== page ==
A novel therapy holds real promise in changing the way dentists treat your cavities—they'd get the cavities to fill themselves. As the Guardian reports, researchers at King's College London found that they could stimulate stem cells within the teeth to regenerate through a relatively simple approach: They insert a tiny drug-soaked sponge in the cavity.
"The sponge is biodegradable, that's the key thing," researcher Paul Sharpe tells the BBC. "The space occupied by the sponge becomes full of minerals as the dentine regenerates so you don't have anything in there to fail in the future." In their study, the drug used was tideglusib, which has been used in clinical trials as a treatment for dementia and Alzheimer's.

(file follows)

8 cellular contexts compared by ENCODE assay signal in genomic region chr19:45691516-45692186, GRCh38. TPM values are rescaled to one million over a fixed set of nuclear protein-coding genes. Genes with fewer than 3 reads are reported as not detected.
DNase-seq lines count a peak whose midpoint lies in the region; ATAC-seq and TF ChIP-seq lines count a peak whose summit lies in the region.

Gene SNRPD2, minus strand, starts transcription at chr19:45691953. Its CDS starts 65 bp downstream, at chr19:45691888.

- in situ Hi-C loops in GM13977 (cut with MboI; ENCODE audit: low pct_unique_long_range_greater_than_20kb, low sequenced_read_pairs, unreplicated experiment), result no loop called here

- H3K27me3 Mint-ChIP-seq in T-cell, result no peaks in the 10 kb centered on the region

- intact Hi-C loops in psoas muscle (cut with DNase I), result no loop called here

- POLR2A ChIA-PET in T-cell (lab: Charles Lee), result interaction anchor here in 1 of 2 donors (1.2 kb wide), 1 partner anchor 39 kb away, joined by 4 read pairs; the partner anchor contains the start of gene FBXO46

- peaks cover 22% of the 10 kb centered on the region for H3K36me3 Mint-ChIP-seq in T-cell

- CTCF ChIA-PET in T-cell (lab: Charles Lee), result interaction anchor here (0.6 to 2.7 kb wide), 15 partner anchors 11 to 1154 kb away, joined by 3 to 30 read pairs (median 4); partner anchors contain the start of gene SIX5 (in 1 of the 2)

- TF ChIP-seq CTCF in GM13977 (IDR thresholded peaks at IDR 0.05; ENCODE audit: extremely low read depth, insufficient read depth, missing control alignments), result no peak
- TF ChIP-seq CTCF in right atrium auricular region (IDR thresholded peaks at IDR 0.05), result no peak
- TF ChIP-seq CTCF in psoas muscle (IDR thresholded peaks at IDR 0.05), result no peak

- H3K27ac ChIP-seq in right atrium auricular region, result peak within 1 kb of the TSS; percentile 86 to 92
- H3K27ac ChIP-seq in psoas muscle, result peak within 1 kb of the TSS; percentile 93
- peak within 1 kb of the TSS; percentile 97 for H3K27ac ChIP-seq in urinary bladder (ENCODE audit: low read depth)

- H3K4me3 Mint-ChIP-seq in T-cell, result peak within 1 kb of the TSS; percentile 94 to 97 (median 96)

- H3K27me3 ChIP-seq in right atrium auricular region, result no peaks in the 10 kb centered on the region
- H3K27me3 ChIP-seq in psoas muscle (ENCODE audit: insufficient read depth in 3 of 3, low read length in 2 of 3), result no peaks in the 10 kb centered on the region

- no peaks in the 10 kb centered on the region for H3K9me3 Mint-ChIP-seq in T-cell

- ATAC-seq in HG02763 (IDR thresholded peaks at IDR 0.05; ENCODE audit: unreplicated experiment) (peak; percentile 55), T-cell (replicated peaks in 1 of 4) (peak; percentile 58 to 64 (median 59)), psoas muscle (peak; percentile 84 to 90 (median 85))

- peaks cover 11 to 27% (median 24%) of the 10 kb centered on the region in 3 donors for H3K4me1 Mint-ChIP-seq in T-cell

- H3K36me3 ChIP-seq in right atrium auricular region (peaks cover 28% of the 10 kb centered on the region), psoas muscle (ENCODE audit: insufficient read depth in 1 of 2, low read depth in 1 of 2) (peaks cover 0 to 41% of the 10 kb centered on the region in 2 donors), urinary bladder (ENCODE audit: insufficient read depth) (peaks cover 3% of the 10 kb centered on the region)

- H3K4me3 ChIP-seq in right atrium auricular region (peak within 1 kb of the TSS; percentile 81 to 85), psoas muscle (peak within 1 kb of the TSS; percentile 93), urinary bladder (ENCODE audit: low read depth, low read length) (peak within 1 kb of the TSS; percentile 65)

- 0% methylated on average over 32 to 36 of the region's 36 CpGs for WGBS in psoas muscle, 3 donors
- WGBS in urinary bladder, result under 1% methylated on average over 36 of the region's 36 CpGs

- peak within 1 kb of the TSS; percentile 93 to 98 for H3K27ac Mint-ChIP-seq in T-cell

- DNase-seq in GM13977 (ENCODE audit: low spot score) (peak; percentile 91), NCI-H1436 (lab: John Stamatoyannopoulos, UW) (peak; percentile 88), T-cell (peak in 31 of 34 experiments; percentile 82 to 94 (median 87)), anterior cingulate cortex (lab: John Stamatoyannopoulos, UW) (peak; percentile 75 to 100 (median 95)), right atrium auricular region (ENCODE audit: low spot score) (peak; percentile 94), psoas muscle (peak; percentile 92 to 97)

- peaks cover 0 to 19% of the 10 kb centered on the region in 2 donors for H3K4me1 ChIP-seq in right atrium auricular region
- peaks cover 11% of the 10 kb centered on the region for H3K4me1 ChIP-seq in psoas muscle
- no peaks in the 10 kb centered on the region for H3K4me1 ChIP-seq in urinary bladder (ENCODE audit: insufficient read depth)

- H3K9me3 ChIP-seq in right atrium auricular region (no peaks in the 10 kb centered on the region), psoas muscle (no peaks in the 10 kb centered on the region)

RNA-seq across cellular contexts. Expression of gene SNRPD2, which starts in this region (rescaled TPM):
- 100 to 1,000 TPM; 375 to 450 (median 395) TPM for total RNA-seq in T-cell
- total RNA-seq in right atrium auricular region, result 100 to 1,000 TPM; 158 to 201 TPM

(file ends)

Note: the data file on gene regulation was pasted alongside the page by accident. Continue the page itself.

Having a tooth refill itself naturally is far preferable to the usual treatment of filling the cavity with some kind of amalgam that raises the risk of related problems down the road.
"This simple, rapid natural tooth repair process could thus potentially provide a new approach to clinical tooth restoration," write the researchers in Scientific Reports. Also promising is that because the drug already has been proven safe for clinical trials, the turnaround to real-world applications could happen relatively quickly.
One caveat: The study was on mice, and researchers can't say for sure yet whether they'd get the same results in larger, human cavities. (The main reason people avoid the dentist isn't fear.)
This article originally appeared on Newser: Filling a Cavity May Never Be the Same